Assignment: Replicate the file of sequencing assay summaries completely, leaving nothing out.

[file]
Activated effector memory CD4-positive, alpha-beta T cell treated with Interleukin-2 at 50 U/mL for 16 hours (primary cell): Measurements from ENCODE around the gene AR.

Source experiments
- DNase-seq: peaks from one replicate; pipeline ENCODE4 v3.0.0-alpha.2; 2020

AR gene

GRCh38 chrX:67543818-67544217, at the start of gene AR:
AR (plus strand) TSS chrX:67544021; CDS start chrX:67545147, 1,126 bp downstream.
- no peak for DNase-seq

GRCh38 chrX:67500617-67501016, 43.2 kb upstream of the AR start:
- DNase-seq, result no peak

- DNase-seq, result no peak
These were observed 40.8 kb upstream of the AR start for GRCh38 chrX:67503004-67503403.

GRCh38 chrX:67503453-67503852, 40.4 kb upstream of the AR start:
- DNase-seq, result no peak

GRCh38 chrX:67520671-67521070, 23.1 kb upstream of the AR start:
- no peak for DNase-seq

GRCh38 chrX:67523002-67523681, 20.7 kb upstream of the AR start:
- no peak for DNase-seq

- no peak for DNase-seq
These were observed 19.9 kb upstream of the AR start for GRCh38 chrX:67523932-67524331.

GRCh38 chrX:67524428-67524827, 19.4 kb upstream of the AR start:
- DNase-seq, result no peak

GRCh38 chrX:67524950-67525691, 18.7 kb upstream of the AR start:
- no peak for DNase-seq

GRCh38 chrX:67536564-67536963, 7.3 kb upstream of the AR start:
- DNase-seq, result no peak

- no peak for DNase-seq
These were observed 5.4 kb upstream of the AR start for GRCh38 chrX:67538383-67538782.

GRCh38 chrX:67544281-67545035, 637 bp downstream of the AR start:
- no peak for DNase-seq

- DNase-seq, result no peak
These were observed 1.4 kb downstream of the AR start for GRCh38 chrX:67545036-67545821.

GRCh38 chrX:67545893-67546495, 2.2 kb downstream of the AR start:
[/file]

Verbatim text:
Activated effector memory CD4-positive, alpha-beta T cell treated with Interleukin-2 at 50 U/mL for 16 hours (primary cell): Measurements from ENCODE around the gene AR.

Source experiments
- DNase-seq: peaks from one replicate; pipeline ENCODE4 v3.0.0-alpha.2; 2020

AR gene

GRCh38 chrX:67543818-67544217, at the start of gene AR:
AR (plus strand) TSS chrX:67544021; CDS start chrX:67545147, 1,126 bp downstream.
- no peak for DNase-seq

GRCh38 chrX:67500617-67501016, 43.2 kb upstream of the AR start:
- DNase-seq, result no peak

- DNase-seq, result no peak
These were observed 40.8 kb upstream of the AR start for GRCh38 chrX:67503004-67503403.

GRCh38 chrX:67503453-67503852, 40.4 kb upstream of the AR start:
- DNase-seq, result no peak

GRCh38 chrX:67520671-67521070, 23.1 kb upstream of the AR start:
- no peak for DNase-seq

GRCh38 chrX:67523002-67523681, 20.7 kb upstream of the AR start:
- no peak for DNase-seq

- no peak for DNase-seq
These were observed 19.9 kb upstream of the AR start for GRCh38 chrX:67523932-67524331.

GRCh38 chrX:67524428-67524827, 19.4 kb upstream of the AR start:
- DNase-seq, result no peak

GRCh38 chrX:67524950-67525691, 18.7 kb upstream of the AR start:
- no peak for DNase-seq

GRCh38 chrX:67536564-67536963, 7.3 kb upstream of the AR start:
- DNase-seq, result no peak

- no peak for DNase-seq
These were observed 5.4 kb upstream of the AR start for GRCh38 chrX:67538383-67538782.

GRCh38 chrX:67544281-67545035, 637 bp downstream of the AR start:
- no peak for DNase-seq

- DNase-seq, result no peak
These were observed 1.4 kb downstream of the AR start for GRCh38 chrX:67545036-67545821.

GRCh38 chrX:67545893-67546495, 2.2 kb downstream of the AR start: